A solar-powered device on Mars could make rocket fuel from waste water

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Spain’s Tekniker is working with ESA on a piece of equipment that could help make future Mars missions more economical. To survive on Mars, future colonists will need to use all available resources as efficiently as possible. This also means recycling wherever possible, and for travel between Earth and Mars, in time the fuel for spacecraft return journeys should be produced on Mars. A team at the Spanish technology centre Tekniker is working on a system that would use sunlight to produce fuel from the Martian astronauts’ waste water, according to the European Space Agency (ESA).

How the system works
How the system works

According to a technician, the special reactor would use the 95% carbon dioxide air in the Martian atmosphere and the astronauts’ waste water to produce fuel, which would be powered by sunlight.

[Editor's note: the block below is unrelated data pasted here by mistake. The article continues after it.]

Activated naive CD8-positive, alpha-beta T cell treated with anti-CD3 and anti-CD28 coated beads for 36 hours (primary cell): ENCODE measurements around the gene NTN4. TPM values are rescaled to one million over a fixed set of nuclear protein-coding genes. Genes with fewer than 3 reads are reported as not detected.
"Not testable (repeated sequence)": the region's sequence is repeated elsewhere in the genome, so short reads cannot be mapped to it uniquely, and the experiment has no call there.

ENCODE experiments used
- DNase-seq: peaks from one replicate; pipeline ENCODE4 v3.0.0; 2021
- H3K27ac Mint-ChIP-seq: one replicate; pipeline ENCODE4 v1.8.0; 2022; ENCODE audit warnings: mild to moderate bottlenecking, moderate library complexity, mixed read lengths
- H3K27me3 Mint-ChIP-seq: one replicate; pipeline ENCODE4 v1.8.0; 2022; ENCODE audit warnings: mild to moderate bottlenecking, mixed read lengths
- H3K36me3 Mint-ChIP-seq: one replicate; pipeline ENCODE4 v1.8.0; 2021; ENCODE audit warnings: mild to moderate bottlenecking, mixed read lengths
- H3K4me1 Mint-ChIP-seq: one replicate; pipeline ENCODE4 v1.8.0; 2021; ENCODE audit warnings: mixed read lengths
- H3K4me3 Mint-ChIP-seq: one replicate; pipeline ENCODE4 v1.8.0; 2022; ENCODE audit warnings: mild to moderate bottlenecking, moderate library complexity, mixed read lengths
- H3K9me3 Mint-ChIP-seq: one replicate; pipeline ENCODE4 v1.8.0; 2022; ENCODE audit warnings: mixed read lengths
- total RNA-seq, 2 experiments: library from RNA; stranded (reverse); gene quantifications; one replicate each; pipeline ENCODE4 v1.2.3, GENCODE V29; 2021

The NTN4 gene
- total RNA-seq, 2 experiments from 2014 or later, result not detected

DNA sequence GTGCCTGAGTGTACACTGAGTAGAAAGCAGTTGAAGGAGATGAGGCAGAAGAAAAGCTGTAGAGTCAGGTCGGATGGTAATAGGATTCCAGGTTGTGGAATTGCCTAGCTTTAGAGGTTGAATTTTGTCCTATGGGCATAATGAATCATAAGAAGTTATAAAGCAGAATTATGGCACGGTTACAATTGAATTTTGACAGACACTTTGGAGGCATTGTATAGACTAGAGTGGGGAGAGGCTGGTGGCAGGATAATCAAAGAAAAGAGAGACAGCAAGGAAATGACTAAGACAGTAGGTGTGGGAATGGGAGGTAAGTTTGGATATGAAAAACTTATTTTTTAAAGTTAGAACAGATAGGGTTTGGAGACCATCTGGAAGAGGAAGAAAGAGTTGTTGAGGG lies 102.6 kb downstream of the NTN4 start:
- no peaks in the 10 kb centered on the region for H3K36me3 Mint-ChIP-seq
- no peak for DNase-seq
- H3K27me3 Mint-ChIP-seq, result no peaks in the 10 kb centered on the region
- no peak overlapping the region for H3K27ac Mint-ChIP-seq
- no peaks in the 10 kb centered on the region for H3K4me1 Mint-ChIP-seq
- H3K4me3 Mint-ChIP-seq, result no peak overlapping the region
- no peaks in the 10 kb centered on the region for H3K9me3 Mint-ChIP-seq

The so-called “photo-electrochemical” system would produce hydrocarbons, including methane, and alcohols from carbon dioxide and waste water in the Martian atmosphere. In the process, the wastewater filtered through the system would also be purified and recovered, so that the device would perform water purification in parallel with fuel production.

Jean-Christophe Berton, ESA’s Technical Supervisor for the project, believes that the research could provide the European Space Agency with valuable experience in the production of propellants on Mars, but also useful ideas for powering hard-to-reach facilities on Earth. In addition, the results of the research could be used to develop technologies to decarbonise the Earth. The research project is funded by ESA’s Open Space Innovation Platform.

In parallel with the successive moon missions and planned bases, the idea of conquering Mars has also regained momentum, although the planet is a much more challenging target than Earth’s celestial companion because of its distance. Moreover, as Mars only comes close enough to Earth to make it profitable to launch a spacecraft every two years, missions are often delayed by years – most recently, the ExoMars programme was postponed until at least 2026 because of the Russian-Ukrainian war.

So under the current circumstances, it is likely to be many years before humans set foot on Mars, let alone settle on its surface, so we won’t see anything like this equipment anytime soon, or at least not on the red planet.

Source: ESA

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